Spinal Implants Are Helping Paralyzed People Walk Again

Thursday, 01 November 2018 - 1:19PM
Science News
Medical Tech
Thursday, 01 November 2018 - 1:19PM
Spinal Implants Are Helping Paralyzed People Walk Again
< >
Screenshot: YouTube
Medical marvel or the plot of an underrated 2018 thriller? According to The New York Times and a report published in the journal Nature, an experimental treatment involving spinal implants has helped several paralyzed patients walk again through electrical stimulation.



In the film "Upgrade," a computer chip installed in actor Logan Marshall-Green's spine turns him into a nimble crime-fighting puppet at the mercy of an evil AI. The real life procedures are not nearly as extreme, but they have helped three patients get back on their feet through what it called patterned stimulation. Very basically, a pulse generator sends signals to paralyzed muscles to tell them to move, signals the muscles no longer get naturally. The men who participated in the study had not been born paralyzed, but had suffered severe spinal injuries. The process took some time as the patients went through rehabilitation to improve performance and get paralyzed muscles moving again, but after a while they were up and moving without assistance. "After a few months, participants regained voluntary control over previously paralysed muscles without stimulation and could walk or cycle in ecological settings during spatiotemporal stimulation," Fabien Wagner and his colleagues wrote in the study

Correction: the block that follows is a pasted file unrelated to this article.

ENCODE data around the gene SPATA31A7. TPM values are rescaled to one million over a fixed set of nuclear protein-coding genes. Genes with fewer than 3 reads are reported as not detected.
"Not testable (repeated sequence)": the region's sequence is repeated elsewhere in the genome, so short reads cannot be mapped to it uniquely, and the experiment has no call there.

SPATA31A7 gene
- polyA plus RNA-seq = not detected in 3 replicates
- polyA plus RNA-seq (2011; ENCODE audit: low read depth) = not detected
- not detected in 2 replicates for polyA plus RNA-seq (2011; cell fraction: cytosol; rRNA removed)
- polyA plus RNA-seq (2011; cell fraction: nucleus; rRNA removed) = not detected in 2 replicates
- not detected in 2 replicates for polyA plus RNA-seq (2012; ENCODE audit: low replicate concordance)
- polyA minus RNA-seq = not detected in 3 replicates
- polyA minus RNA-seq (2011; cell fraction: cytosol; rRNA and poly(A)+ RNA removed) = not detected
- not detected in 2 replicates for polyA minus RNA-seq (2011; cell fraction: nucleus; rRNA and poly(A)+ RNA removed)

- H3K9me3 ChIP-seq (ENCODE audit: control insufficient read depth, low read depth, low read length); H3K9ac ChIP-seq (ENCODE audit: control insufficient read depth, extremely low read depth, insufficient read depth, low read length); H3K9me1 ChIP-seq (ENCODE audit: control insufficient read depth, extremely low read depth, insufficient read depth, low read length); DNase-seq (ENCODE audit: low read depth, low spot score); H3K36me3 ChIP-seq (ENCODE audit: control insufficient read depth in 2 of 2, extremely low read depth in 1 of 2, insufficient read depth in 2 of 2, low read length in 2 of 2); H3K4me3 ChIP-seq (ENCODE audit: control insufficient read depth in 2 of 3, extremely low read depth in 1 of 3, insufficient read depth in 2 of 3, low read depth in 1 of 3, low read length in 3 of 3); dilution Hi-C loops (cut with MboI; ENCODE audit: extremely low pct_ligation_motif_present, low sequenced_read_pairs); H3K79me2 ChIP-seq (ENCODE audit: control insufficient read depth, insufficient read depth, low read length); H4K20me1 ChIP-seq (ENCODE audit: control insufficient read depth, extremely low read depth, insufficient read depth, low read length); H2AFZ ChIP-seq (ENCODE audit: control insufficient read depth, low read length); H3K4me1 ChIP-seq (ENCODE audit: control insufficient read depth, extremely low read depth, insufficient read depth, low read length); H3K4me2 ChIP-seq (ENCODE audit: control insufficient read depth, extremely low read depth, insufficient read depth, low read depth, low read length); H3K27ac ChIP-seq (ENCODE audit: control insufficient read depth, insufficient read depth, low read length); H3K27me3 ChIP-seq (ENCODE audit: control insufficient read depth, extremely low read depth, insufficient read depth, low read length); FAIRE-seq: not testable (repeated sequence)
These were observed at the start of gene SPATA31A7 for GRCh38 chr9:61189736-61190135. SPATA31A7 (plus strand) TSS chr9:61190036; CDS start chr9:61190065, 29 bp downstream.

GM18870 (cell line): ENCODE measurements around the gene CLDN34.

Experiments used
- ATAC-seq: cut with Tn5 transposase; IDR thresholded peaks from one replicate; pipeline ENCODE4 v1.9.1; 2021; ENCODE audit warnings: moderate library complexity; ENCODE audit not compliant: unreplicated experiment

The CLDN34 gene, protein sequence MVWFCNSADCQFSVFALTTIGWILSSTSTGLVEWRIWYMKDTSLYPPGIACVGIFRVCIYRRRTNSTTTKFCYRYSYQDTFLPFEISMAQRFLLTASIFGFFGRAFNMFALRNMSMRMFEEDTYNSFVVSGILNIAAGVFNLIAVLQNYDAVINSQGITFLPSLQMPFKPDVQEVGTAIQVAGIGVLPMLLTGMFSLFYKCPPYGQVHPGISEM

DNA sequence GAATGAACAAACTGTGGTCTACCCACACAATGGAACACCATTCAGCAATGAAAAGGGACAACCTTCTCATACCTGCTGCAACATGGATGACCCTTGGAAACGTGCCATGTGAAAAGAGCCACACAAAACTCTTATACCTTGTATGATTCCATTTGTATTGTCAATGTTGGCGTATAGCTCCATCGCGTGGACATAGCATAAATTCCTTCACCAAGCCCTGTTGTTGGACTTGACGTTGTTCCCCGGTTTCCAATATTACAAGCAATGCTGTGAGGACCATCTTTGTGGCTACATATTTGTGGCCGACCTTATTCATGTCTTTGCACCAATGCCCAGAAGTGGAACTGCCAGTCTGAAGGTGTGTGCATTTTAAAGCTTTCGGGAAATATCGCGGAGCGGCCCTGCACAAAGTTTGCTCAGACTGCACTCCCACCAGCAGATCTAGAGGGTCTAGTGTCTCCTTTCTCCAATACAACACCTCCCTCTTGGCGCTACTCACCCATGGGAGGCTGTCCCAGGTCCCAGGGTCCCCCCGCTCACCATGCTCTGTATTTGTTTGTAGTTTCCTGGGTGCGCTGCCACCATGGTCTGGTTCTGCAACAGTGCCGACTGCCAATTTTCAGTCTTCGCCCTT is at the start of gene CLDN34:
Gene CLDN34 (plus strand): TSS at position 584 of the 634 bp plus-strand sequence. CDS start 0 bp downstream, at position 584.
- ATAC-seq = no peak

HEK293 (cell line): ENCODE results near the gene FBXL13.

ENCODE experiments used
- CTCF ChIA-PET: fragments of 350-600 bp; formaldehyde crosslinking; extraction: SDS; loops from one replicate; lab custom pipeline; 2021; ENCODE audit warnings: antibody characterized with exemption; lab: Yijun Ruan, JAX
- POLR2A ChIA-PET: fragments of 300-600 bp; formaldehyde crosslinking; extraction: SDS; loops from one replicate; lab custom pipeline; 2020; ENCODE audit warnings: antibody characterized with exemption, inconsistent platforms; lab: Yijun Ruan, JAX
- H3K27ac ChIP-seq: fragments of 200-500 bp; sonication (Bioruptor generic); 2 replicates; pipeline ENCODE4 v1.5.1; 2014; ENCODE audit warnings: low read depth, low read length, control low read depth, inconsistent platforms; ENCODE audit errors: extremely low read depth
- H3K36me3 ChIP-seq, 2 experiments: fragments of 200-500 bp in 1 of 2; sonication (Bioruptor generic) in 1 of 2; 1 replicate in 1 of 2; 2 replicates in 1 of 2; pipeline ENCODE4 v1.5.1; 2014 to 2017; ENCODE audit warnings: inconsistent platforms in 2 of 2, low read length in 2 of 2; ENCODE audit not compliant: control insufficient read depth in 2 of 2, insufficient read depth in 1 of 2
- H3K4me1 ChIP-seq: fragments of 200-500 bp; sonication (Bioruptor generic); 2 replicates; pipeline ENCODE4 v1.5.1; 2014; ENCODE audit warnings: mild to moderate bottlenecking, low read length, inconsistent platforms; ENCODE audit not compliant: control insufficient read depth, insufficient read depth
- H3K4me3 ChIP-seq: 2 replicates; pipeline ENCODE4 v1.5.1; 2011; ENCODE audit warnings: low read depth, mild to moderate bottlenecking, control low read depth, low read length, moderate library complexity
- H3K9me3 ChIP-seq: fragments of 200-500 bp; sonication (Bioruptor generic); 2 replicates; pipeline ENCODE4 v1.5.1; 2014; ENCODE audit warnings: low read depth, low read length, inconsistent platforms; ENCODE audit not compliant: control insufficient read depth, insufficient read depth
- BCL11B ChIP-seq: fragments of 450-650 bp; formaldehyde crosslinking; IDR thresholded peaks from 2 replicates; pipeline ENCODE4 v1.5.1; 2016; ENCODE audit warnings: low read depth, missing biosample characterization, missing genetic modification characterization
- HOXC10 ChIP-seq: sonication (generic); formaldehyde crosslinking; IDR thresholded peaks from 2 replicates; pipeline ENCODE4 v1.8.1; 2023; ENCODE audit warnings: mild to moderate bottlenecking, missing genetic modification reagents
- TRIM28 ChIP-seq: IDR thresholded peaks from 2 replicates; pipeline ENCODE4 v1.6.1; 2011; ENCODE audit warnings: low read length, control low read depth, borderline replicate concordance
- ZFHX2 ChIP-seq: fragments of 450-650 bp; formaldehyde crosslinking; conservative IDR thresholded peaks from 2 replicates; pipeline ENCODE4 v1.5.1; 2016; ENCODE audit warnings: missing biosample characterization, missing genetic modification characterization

"At first everything was new and, of course, exciting, but it took so much work to see any difference," said David Mzee, one of the men in the study interviewed by The New York Times. "I would go home after rehab, eat, then go straight to bed. Then it got easier to get the movement I wanted, and the biggest step for me was when I could move hands free, for the first time, on the treadmill. I wasn't able to do that for so many years; it was a really cool feeling."

Though impressive, the treatment is by no means a cure-all. The men who participated did have sensations in their legs before the trials and still live with wheelchairs and walkers today. "The exciting thing about these findings is that they hold out the promise that spinal cord injuries can be cured, to an extent that restores walking, and that many movements persist even when stimulation is turned off," a University of Washington brain scientist named Chet Moritz who was not involved with the study said.
Science
Technology
Science News
Medical Tech
No